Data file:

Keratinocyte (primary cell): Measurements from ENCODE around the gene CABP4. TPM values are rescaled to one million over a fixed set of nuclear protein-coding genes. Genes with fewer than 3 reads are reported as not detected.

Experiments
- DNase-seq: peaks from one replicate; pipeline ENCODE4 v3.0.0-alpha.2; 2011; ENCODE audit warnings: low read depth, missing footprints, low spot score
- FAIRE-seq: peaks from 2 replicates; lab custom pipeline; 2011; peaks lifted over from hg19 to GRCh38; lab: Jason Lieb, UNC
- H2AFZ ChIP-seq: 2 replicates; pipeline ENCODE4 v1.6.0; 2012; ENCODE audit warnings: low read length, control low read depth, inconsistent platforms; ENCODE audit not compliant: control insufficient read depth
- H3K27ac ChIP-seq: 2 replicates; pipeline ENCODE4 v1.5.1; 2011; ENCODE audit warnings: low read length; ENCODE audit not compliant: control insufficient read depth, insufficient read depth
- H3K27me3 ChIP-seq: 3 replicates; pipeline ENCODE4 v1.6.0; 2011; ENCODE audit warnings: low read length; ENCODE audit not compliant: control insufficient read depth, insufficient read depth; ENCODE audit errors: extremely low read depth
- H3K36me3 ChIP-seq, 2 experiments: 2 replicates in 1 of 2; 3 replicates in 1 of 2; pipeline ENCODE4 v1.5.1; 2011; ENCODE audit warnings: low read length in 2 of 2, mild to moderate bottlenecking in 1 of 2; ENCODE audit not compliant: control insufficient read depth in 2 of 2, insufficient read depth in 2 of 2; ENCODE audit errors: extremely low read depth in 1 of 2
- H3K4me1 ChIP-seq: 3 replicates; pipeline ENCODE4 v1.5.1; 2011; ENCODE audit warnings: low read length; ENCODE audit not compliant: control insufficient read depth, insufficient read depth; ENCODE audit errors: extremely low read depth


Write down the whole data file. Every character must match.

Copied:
Keratinocyte (primary cell): Measurements from ENCODE around the gene CABP4. TPM values are rescaled to one million over a fixed set of nuclear protein-coding genes. Genes with fewer than 3 reads are reported as not detected.

Experiments
- DNase-seq: peaks from one replicate; pipeline ENCODE4 v3.0.0-alpha.2; 2011; ENCODE audit warnings: low read depth, missing footprints, low spot score
- FAIRE-seq: peaks from 2 replicates; lab custom pipeline; 2011; peaks lifted over from hg19 to GRCh38; lab: Jason Lieb, UNC
- H2AFZ ChIP-seq: 2 replicates; pipeline ENCODE4 v1.6.0; 2012; ENCODE audit warnings: low read length, control low read depth, inconsistent platforms; ENCODE audit not compliant: control insufficient read depth
- H3K27ac ChIP-seq: 2 replicates; pipeline ENCODE4 v1.5.1; 2011; ENCODE audit warnings: low read length; ENCODE audit not compliant: control insufficient read depth, insufficient read depth
- H3K27me3 ChIP-seq: 3 replicates; pipeline ENCODE4 v1.6.0; 2011; ENCODE audit warnings: low read length; ENCODE audit not compliant: control insufficient read depth, insufficient read depth; ENCODE audit errors: extremely low read depth
- H3K36me3 ChIP-seq, 2 experiments: 2 replicates in 1 of 2; 3 replicates in 1 of 2; pipeline ENCODE4 v1.5.1; 2011; ENCODE audit warnings: low read length in 2 of 2, mild to moderate bottlenecking in 1 of 2; ENCODE audit not compliant: control insufficient read depth in 2 of 2, insufficient read depth in 2 of 2; ENCODE audit errors: extremely low read depth in 1 of 2
- H3K4me1 ChIP-seq: 3 replicates; pipeline ENCODE4 v1.5.1; 2011; ENCODE audit warnings: low read length; ENCODE audit not compliant: control insufficient read depth, insufficient read depth; ENCODE audit errors: extremely low read depth